How To Cook With Tofu

Tofu used to belong to a common vegan stereotype, along with lentils and sandals. That’s not why I’ve devoted a whole page to it. It is, however, one of my favourite foods and a very versatile ingredient but also slightly confusing for anyone who’s never cooked with it before, therefore I’ll explain what I do with it.

Tofu is made from soya beans and generally comes in blocks. It’s a very good source of protein and calcium, especially the calcium-set varieties. There are two main types of tofu: firm, which is what you’d use in stir fries and other recipes that call for solid chunks, and silken or soft, which is very useful as an egg replacer in baking and as an ingredient in smoothies, sweet ‘creamy’ sauces, cheesecake and so on. It doesn’t have much of a taste of its own, but firm tofu is great for marinating.

If it just says ‘tofu’ on the pack, chances are it’s firm tofu.

There are also flavoured varieties of firm tofu, Cauldron do some nice smoked varieties and you can also get tofu flavoured with basil or other herbs. These are usually easier to find in wholefoods shops or Holland and Barrett than in supermarkets.

If you haven’t tried it before, I recommend trying a tofu dish in a good restaurant to give you an idea of what it’s supposed to taste like.

(An example of) How to prepare firm tofu

Firm tofu usually comes in packets surrounded in water. Drain the water and blot the tofu dry with kitchen roll to get rid of excess water. Cut into whatever shape is required by your recipe, usually chunks or slices.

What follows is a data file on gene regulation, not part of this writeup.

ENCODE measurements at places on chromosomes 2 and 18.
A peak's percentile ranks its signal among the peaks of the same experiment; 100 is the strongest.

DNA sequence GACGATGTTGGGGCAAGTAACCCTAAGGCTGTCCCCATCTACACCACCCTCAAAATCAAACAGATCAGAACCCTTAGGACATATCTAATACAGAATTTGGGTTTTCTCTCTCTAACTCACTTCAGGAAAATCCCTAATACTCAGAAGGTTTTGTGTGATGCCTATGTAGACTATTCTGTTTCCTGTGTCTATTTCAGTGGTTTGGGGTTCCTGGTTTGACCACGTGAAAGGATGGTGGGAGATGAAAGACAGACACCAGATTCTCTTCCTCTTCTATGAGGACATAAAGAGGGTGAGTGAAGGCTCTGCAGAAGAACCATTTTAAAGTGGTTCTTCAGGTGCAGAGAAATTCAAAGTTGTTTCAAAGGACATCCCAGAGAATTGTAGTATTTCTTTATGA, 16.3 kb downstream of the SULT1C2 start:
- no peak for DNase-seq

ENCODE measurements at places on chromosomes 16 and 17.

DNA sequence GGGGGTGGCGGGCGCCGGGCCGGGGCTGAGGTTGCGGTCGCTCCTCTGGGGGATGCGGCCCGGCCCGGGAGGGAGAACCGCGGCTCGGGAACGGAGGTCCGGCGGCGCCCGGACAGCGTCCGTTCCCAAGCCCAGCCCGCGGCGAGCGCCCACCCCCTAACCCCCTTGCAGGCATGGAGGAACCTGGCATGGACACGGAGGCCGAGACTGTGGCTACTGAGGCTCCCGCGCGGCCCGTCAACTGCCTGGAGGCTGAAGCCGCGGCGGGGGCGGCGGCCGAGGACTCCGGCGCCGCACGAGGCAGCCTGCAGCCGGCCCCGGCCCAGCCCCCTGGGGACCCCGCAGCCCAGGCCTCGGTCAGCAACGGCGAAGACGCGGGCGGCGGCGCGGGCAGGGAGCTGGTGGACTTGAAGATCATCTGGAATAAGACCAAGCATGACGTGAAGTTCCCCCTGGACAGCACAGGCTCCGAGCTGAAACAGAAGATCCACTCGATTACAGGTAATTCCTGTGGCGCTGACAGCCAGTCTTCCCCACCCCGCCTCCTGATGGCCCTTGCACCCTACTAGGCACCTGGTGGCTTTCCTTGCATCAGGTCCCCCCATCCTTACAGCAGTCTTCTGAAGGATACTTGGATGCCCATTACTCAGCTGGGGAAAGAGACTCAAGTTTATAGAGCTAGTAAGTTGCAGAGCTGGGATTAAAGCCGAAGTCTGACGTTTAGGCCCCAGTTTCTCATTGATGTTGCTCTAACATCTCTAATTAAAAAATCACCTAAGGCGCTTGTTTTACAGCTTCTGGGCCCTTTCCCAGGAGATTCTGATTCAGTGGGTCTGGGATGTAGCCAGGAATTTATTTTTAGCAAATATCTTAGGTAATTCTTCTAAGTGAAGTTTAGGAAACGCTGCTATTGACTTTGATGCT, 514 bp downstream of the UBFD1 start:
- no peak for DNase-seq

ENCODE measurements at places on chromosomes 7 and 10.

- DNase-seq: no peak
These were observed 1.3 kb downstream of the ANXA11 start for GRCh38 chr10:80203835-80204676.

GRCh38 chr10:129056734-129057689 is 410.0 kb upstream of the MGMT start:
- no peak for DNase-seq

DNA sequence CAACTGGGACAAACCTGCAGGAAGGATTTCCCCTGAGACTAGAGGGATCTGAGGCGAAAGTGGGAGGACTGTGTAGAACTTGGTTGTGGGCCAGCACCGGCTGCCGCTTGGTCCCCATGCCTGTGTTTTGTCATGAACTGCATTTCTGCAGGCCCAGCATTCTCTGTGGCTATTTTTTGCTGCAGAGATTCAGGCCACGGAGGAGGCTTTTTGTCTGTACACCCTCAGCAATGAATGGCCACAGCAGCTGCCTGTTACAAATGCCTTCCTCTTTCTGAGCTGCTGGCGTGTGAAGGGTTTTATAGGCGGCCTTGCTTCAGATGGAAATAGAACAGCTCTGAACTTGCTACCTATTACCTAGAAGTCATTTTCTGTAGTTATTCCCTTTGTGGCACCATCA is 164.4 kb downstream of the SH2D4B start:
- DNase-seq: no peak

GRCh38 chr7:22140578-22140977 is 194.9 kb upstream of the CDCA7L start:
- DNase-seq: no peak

If using plain tofu, marinate in something interesting, or if you haven’t got time just add something interesting to it while it’s cooking. For stir-fries this could be soy sauce, ground ginger, sesame oil, Henderson’s relish, groundnut oil or ground coriander, or a combination of these. For Italian dishes such as tagliatelle, I like to marinate it in balsamic vinegar, olive oil, black pepper and dried basil or mixed herbs.

Cook it. I usually fry it, but it is also possible to cook it by grilling or baking. To fry tofu chunks or slices, heat a small amount of oil in a frying pan (groundnut or sesame oil is nice for stir fries and Thai dishes, but vegetable or sunflower oil will work fine), add the tofu and fry over a medium heat for about 10 minutes, turning occasionally, until the outsides have gone firm but not crispy.

Alternatively, crumble it and use it as an alternative to scrambled eggs. Americans are quite keen on this sort of thing for breakfast. Google ‘tofu scramble’ and you’ll see what I mean.

If you’re just after some tofu pieces to throw in a quick stir fry, Cauldron make marinated tofu pieces which don’t require any preparation and are sold in most supermarkets, although you might get a better result for your recipe by preparing and marinating plain tofu.


From an early age Rick would rather pick up a carrot than a sausage. Not a vegetarian, but would like people to think he was.

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